Check out default build definitions as examples on how to write definition files.

Custom Build Configuration

The build process may be configured through the following environment variables:

Variable Function
TMPDIR Where temporary files are stored.
RUBY_BUILD_BUILD_PATH Where sources are downloaded and built. (Default: a timestamped subdirectory of TMPDIR)
RUBY_BUILD_CACHE_PATH Where to cache downloaded package files. (Default: ~/.rbenv/cache if invoked as rbenv plugin)
RUBY_BUILD_HTTP_CLIENT One of aria2c, curl, or wget to use for downloading. (Default: first one found in PATH)
RUBY_BUILD_ARIA2_OPTS Additional options to pass to aria2c for downloading.
RUBY_BUILD_CURL_OPTS Additional options to pass to curl for downloading.
RUBY_BUILD_WGET_OPTS Additional options to pass to wget for downloading.
RUBY_BUILD_MIRROR_URL Custom mirror URL root.
RUBY_BUILD_MIRROR_PACKAGE_URL Custom complete mirror URL (e.g.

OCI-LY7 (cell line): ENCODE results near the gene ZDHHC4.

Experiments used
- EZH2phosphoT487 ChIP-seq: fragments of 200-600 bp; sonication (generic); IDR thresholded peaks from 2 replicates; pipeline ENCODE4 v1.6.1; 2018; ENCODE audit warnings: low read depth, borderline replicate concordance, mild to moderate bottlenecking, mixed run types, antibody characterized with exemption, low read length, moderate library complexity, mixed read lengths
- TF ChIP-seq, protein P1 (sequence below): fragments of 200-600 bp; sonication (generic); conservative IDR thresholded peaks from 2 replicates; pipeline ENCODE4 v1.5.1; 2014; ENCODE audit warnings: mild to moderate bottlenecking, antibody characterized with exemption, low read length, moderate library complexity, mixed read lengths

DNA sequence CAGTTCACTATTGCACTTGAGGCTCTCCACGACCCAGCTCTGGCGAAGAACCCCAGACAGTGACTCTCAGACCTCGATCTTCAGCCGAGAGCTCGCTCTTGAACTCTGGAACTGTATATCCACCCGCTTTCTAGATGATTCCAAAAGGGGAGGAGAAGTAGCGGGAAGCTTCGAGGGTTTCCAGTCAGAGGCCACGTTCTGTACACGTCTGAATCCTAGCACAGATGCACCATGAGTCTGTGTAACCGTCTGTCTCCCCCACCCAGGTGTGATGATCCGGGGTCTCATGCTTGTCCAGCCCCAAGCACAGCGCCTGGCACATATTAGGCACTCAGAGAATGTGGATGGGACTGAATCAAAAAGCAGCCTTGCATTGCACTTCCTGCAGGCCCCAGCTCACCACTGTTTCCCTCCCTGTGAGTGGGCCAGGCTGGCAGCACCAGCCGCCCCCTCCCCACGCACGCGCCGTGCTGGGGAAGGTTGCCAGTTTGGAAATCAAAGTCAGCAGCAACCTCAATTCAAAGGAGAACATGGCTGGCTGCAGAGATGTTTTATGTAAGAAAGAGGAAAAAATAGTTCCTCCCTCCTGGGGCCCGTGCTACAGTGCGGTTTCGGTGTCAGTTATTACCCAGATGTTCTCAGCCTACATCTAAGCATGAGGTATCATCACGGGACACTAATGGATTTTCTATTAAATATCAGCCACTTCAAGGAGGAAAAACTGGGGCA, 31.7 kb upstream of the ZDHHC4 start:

RUBY_BUILD_SKIP_MIRROR Bypass the download mirror and fetch all package files from their original URLs.
RUBY_BUILD_ROOT Custom build definition directory. (Default: share/ruby-build)
RUBY_BUILD_TARBALL_OVERRIDE Override the URL to fetch the ruby tarball from, optionally followed by #checksum.
RUBY_BUILD_DEFINITIONS Additional paths to search for build definitions. (Colon-separated list)
CC Path to the C compiler.
RUBY_CFLAGS Additional CFLAGS options (e.g., to override -O3).
CONFIGURE_OPTS Additional ./configure options.
MAKE Custom make command (e.g., gmake).
MAKE_OPTS / MAKEOPTS Additional make options.
MAKE_INSTALL_OPTS Additional make install options.
RUBY_CONFIGURE_OPTS Additional ./configure options (applies only to Ruby source).
RUBY_MAKE_OPTS Additional make options (applies only to Ruby source).
RUBY_MAKE_INSTALL_OPTS Additional make install options (applies only to Ruby source).
NO_COLOR Disable ANSI colors in output. The default is to use colors for output connected to a terminal.
CLICOLOR_FORCE Use ANSI colors in output even when not connected to a terminal.

Applying Patches

Both rbenv install and ruby-build commands support the -p/--patch flag to apply a patch to the Ruby source code before building. Patches are read from standard input:

# applying a single patch